The Dell AI Factory combined with a commitment to an open ecosystem and these new assets are going to create value for customers in terms of increased productivity, cost reduction, and an increase in revenue, which is the trifecta everyone seeks.  The below image is a bit of a deeper look at the nuances of the Dell AI Factory.

Dell Technologies World 2024 - Dell AI Factory Overview

Without question, Dell has advantages here, with the wide range of data storage, protection, and data management tools they have ben developing. Infrastructure is the foundation of the Dell AI Factory, and customers will have use cases and applications that come in all shapes and sizes. Not everything requires a GPU, and not everything needs to run in the cloud. Having flexibility in the infrastructure layer is key, and that is where the breadth of the Dell portfolio can provide a serious assist, whether it’s running smaller workloads, or specific models on workstations, and up to working with the largest LLMs out there — and everything in between.

Right-sizing is an important part of the conversation and the team at Dell is focusing on helping customers right size according to the use cases they are prioritizing. Ecosystems, open ecosystems, and partnering with the right partners and forging strategic alliances is all part of Dell’s strategy, from silicon all the way to and through AI applications. Services also plays an important role here, as customers endeavor to build, deploy, and scale AI and focus on priority use cases — having a hand along the way helps speed things along.

The Dell AI Factory is not just one solution or product, it’s an end-to-end enterprise artificial intelligence (AI) solution designed to address the complex needs of enterprises. I find it particularly attractive that there are different ways you can consume it. Dell has built integrated solutions, brought in stack partners that include NVIDIA, of course, as well as AMD, Qualcomm, and Microsoft all for a wide-range of needs and use cases, and offer options that suit every use case. For example, if you want to buy, that’s great. Prefer to subscribe, that’s great, too. If you want fully managed, they can do that. Want fully managed across the whole thing, that’s fine, too.

I’m looking forward to watching the Dell AI Factory with NVIDIA offering unfold, and to hearing customer success stories once they are able to really dive in. I expect customers will find tremendous benefit from the uniqueness of the factory offerings, tailored to their needs, priorities, goals, and budgets, as well as providing them the ability to go fast or proceed a little more slowly — and all the while knowing they’ve got support from Dell and partners along the way.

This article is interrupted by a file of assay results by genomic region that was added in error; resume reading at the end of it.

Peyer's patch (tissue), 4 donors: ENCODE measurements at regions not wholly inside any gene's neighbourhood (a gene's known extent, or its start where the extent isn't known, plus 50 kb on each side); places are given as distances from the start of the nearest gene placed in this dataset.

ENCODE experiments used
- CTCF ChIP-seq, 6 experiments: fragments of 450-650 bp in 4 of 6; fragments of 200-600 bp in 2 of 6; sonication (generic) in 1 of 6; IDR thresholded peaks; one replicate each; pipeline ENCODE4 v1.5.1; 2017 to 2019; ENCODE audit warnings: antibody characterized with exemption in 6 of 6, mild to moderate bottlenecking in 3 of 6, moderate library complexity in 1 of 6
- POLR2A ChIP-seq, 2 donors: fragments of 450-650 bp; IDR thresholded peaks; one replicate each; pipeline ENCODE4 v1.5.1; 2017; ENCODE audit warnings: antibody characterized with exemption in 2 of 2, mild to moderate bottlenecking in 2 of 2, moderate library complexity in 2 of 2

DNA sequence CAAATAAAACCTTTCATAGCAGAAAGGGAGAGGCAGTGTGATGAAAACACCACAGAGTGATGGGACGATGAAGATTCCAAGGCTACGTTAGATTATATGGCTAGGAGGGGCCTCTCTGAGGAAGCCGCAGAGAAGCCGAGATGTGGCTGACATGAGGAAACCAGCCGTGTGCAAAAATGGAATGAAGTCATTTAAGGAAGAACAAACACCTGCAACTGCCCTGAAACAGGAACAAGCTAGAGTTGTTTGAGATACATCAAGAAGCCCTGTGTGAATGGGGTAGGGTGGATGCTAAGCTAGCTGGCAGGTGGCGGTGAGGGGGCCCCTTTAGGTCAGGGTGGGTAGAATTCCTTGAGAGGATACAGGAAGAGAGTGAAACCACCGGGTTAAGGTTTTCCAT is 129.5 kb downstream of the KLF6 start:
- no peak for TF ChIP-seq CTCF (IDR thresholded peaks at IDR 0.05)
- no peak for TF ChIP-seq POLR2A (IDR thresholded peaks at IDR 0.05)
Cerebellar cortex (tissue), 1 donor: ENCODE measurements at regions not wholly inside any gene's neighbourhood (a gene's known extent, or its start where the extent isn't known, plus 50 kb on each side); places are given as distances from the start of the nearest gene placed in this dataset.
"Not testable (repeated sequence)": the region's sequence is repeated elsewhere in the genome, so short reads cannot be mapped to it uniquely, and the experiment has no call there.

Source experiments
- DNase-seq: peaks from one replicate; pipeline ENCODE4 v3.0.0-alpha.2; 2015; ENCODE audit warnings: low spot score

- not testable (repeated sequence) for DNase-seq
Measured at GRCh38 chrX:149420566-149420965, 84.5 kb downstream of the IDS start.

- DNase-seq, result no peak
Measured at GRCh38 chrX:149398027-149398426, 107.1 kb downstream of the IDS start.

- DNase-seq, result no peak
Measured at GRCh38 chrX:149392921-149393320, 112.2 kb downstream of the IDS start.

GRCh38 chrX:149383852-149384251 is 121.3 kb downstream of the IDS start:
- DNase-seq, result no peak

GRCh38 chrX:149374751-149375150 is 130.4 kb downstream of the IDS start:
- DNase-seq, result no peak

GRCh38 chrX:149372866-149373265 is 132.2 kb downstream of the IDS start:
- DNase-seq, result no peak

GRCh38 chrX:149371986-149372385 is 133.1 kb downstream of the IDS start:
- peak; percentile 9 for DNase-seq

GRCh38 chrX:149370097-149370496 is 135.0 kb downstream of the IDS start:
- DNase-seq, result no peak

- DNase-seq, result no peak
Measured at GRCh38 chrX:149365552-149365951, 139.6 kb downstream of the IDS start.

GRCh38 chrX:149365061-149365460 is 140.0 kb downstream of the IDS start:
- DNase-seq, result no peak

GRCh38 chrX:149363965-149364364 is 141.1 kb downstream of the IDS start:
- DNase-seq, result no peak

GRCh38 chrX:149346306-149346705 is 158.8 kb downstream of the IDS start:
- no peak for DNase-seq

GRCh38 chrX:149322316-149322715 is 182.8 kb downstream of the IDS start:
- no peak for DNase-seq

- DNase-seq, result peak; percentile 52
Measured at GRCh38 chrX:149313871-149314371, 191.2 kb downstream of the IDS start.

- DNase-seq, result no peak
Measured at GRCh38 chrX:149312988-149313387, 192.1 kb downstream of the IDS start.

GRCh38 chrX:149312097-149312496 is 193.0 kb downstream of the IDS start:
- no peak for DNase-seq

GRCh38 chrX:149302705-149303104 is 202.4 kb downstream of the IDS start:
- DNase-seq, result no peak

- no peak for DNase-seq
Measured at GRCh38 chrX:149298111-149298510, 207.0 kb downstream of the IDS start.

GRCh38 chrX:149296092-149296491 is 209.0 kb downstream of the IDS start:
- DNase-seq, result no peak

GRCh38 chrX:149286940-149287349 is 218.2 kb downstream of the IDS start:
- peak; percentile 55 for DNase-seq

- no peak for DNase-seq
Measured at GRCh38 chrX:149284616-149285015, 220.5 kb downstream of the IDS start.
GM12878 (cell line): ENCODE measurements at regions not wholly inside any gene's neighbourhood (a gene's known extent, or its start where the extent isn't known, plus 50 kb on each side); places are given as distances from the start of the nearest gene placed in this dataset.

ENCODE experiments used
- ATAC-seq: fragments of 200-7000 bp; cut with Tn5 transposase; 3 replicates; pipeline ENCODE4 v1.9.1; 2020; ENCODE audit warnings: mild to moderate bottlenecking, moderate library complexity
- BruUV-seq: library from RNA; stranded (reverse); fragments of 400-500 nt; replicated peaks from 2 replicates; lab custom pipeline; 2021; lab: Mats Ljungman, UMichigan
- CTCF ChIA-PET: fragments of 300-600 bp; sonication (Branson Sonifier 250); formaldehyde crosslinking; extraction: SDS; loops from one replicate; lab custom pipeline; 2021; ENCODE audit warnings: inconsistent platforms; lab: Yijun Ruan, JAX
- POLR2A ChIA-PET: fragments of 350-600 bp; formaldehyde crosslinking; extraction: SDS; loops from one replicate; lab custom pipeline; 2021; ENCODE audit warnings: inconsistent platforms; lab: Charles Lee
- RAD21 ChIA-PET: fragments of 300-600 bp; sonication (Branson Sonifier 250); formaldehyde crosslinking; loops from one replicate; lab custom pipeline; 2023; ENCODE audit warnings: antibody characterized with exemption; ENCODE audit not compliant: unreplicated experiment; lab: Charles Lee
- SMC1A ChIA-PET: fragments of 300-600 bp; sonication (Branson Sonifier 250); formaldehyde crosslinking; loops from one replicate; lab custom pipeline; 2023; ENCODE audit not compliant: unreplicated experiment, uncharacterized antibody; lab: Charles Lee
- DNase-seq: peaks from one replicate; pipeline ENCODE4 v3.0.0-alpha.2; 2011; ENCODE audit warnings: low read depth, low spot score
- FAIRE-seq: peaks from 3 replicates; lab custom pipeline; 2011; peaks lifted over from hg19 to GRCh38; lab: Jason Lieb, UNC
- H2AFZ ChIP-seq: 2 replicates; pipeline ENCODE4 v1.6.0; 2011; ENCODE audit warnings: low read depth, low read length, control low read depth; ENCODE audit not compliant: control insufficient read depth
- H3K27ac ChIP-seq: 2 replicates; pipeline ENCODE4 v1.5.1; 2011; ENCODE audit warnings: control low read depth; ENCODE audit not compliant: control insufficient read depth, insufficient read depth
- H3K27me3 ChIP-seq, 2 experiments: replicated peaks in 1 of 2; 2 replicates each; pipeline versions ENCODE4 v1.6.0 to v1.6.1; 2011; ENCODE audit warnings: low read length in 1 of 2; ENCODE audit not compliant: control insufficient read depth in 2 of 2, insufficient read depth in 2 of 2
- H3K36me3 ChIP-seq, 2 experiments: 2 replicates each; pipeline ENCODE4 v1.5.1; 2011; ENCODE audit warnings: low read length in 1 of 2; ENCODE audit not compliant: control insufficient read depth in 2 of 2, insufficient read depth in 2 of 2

Michael Dell on the Edge as a Long-Term Economic Advantage for Dell

Our team at theCUBE sat down with Dell founder and CEO Michael Dell at Dell Tech World, and he shared thoughts on the edge, the connection/convergence of IT and OT, and how he sees that as a long-term economic advantage for Dell. While AI PCs are no doubt something to be excited about, Dell spoke about the real opportunities that machines talking to machines present, which we’re already seeing in both the advanced manufacturing and retail sectors. Intelligent, connected machines, and data that brings IT and OT worlds together can benefit from Dell’s native edge platform, the native infrastructure platform Dell developed with AI built in, which allows the processing of data and intelligence in the physical world, where and when it’s happening and provides the ability to serve up better customer experiences across the board. And it’s significant that this is not the gigantic NVIDIA GPUs, but smaller versions of that that are able to process data and intelligence in real time, right where the “action” is happening.

See the full interview on theCUBE with Michael Dell here:

Breaking Analysis: Power Play in Hybrid AI: IBM and Dell on Display

In case you missed my colleague Dave Vellante’s Breaking Analysis column published earlier this week, he shared insights, analysis, and some deep, historical data dives, spending patterns and other trends powered by our research partner, ETR, in advance of both IBM Think and Dell Technologies World.

These companies are leading examples of hybrid AI players who we expect to reap big benefits from the AI wave that we are just beginning to ride.

Watch Power Play in Hybrid AI: IBM and Dell on Display here:

Check out some of our SiliconANGLE coverage from Dell Technologies World here:

Analyzing Dell’s AI Factory and its Positioning for Edge-centric Workloads

Collaboration Between Dell Technologies and Microsoft Extends Synergy Between APEX and Azure